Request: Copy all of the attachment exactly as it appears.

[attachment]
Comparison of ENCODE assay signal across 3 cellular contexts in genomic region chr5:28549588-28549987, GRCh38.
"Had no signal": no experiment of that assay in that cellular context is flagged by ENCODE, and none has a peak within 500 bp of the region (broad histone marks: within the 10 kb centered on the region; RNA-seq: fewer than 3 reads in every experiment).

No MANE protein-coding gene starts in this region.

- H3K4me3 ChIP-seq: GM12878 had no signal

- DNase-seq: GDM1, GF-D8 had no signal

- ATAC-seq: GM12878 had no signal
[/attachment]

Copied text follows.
Comparison of ENCODE assay signal across 3 cellular contexts in genomic region chr5:28549588-28549987, GRCh38.
"Had no signal": no experiment of that assay in that cellular context is flagged by ENCODE, and none has a peak within 500 bp of the region (broad histone marks: within the 10 kb centered on the region; RNA-seq: fewer than 3 reads in every experiment).

No MANE protein-coding gene starts in this region.

- H3K4me3 ChIP-seq: GM12878 had no signal

- DNase-seq: GDM1, GF-D8 had no signal

- ATAC-seq: GM12878 had no signal